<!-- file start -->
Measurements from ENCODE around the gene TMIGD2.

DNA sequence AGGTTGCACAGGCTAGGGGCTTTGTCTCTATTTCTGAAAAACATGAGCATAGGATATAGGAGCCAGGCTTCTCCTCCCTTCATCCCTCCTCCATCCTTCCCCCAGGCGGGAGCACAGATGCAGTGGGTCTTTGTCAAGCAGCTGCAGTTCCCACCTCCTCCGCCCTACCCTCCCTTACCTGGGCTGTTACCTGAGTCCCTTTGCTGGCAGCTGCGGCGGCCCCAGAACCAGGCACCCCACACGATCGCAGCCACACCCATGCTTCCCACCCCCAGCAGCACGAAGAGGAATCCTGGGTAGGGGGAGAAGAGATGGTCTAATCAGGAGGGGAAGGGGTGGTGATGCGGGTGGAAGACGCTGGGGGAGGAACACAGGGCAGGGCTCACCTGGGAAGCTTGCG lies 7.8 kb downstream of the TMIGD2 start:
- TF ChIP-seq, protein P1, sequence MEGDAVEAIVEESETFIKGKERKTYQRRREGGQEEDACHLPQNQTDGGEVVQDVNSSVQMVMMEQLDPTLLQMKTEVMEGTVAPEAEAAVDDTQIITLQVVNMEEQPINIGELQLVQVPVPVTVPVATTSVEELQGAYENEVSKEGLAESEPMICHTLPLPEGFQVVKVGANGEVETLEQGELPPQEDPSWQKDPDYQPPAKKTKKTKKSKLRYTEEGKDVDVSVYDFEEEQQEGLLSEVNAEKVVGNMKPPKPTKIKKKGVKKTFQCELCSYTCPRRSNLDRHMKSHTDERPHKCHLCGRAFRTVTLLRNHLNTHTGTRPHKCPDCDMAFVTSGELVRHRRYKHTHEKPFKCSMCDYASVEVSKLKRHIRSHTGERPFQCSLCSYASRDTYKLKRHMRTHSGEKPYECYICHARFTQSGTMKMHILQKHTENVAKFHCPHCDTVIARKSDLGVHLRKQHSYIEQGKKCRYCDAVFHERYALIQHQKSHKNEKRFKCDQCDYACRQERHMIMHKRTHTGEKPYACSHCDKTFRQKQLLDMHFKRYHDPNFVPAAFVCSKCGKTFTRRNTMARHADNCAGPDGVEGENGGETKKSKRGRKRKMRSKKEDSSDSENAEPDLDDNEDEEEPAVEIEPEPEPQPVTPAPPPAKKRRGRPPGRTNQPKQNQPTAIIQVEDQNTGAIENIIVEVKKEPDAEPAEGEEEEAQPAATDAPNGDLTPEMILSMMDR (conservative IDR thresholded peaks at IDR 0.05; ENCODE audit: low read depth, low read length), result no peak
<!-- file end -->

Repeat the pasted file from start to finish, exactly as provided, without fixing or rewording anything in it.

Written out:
Measurements from ENCODE around the gene TMIGD2.

DNA sequence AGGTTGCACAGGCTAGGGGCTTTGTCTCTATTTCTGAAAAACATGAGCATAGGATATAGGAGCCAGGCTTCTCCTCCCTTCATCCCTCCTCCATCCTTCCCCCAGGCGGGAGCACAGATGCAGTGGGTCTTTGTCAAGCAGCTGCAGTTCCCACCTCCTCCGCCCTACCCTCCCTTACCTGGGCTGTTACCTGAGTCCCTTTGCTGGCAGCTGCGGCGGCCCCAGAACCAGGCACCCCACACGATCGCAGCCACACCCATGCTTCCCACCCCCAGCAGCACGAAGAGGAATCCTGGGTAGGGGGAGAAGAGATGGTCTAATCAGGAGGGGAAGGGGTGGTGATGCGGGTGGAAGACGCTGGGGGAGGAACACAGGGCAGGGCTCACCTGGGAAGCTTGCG lies 7.8 kb downstream of the TMIGD2 start:
- TF ChIP-seq, protein P1, sequence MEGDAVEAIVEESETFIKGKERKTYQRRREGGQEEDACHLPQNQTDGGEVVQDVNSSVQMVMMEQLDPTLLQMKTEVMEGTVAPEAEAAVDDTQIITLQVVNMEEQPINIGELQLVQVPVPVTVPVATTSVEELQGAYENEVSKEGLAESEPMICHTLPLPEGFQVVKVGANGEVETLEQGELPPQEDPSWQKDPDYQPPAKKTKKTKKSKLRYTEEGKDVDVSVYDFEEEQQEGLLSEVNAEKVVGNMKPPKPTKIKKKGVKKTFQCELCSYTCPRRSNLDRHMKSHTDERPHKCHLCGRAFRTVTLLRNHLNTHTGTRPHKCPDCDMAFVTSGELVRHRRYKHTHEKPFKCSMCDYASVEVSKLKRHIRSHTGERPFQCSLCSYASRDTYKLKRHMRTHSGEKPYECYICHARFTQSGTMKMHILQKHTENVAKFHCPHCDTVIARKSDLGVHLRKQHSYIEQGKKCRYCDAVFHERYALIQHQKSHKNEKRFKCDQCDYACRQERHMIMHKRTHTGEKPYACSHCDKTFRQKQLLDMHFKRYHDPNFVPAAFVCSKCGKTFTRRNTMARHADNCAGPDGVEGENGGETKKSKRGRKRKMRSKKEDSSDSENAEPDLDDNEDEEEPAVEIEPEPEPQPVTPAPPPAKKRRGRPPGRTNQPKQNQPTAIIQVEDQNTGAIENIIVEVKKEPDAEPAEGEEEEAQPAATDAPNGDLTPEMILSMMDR (conservative IDR thresholded peaks at IDR 0.05; ENCODE audit: low read depth, low read length), result no peak